Sarawak assembly should be the last big one before national snap polls later in the year
Sarawak Chief Minister Abdul Taib Mahmud Friday is expected to call for the dissolution of the East Malaysian state's assembly, according to local media.
The polls, which must be held in prior to the expiry of the state assembly's term in July, have long been regarded as a precursor to national elections, which must be held before the end of 2013 but are expected sooner to give Prime Minister Najib Tun Razak another five-year term in office. Much depends on the prevailing atmosphere once the Sarawak elections are held, along with a continuing series of by-elections brought on by heart attacks, scandals, defections and other political problems.
By rights the 74-year-old Taib, who has ruled Sarawak for 30 years, should face the strongest challenge of his career, if not the threat of criminal investigation, although the political wisdom is that his Parti Pesaka Bumiputra Bersatu Sarawak can be expected to pull out a victory over the Chinese-dominated Democratic Action Party, with or without him.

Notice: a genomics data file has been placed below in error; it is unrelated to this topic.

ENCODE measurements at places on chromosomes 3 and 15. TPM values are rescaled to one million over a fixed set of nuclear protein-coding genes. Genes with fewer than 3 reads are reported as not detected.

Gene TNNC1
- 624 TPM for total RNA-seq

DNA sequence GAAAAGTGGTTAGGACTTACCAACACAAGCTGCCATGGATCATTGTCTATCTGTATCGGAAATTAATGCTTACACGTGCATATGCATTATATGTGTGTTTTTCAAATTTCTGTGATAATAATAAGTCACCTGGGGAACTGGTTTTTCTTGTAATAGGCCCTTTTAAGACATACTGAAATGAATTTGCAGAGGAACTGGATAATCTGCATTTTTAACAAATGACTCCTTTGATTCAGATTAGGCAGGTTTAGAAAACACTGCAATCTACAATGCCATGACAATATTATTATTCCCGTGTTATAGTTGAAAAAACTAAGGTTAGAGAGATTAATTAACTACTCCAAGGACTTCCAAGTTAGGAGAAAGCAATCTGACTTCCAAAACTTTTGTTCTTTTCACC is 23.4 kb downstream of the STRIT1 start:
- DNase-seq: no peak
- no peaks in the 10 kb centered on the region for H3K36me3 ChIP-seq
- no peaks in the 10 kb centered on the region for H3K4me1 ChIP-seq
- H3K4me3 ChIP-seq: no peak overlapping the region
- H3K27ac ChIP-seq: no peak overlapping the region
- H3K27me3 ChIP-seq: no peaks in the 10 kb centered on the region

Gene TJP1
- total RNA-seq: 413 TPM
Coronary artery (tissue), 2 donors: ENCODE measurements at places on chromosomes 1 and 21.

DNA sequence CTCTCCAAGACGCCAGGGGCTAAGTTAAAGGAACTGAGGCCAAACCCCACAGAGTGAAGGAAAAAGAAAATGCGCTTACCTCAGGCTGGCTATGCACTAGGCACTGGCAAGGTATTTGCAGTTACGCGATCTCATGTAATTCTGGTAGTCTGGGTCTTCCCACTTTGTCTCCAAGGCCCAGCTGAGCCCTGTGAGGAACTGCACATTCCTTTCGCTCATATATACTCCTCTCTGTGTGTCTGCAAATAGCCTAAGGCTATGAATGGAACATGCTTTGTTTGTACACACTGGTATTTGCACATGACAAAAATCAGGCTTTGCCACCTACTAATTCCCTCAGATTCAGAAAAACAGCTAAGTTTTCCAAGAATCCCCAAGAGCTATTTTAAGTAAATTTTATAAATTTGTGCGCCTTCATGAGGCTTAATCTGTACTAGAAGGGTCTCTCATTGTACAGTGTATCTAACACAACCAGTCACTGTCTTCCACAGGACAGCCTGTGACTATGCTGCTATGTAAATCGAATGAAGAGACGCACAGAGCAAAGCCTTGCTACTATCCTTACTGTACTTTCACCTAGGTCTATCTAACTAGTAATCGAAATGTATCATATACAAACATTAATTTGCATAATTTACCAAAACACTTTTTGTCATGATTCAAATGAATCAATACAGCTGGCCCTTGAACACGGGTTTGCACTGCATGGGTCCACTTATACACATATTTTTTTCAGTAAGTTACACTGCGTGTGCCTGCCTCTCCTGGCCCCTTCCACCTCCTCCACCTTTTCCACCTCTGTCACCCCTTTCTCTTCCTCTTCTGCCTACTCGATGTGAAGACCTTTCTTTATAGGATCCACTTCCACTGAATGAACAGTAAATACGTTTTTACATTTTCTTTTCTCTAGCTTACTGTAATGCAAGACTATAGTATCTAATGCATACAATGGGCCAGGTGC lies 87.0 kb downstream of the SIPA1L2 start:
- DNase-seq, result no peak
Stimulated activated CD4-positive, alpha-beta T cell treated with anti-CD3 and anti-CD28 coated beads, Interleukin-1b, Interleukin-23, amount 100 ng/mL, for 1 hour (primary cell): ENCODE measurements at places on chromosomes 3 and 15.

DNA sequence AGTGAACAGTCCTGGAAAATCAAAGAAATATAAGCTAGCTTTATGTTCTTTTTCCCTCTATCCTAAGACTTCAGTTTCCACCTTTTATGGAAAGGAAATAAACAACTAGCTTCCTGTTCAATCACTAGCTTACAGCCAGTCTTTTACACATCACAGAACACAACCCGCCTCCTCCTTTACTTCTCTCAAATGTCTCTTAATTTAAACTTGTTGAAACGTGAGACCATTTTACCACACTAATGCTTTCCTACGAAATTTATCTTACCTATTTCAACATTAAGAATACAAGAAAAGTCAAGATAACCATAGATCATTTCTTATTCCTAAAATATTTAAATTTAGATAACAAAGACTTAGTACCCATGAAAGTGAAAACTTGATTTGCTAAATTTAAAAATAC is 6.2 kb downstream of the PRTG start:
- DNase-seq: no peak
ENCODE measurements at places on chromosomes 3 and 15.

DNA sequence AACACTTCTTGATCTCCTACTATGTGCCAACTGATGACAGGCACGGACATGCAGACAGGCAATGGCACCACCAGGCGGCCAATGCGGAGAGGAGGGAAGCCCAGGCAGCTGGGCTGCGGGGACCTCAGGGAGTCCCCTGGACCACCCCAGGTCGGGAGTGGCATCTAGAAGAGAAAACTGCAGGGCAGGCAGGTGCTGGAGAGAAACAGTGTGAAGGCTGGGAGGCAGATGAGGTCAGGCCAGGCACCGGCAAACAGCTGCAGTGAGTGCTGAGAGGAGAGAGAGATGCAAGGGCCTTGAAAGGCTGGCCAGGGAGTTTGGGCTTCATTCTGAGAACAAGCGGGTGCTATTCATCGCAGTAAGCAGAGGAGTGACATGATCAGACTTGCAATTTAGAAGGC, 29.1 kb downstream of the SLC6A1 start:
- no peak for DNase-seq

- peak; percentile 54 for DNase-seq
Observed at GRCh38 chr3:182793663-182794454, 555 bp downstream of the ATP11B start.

Over several months last summer, a Sarawak-based NGO called the Sarawak Report issued a series of exhaustively detailed reports documenting through officials records in the United States. Canada and the United Kingdom Taib's vast personal holdings, including a Seattle, Washington home for which he appeared to have paid US$1 to a company to which he granted lucrative timber concessions. The stories, reprinted by Asia Sentinel, can be found here, here, here, and here.
News reports over the past several months have quoted sources within the Barisan Nasional as hoping Taib would step down because of the scandals attached to his name and that of his family. The Sarawak Ngo's reports included repeated requests to Malaysian authorities to investigate what appeared to be 30 years of looting the state for its timber and other natural resources. However, nobody ever answered the NGO's requests for a probe of Taib's immense overseas assets. It is clear that the national government values the political security it gets out of Taib's Sarawak political apparatus over any questions of integrity.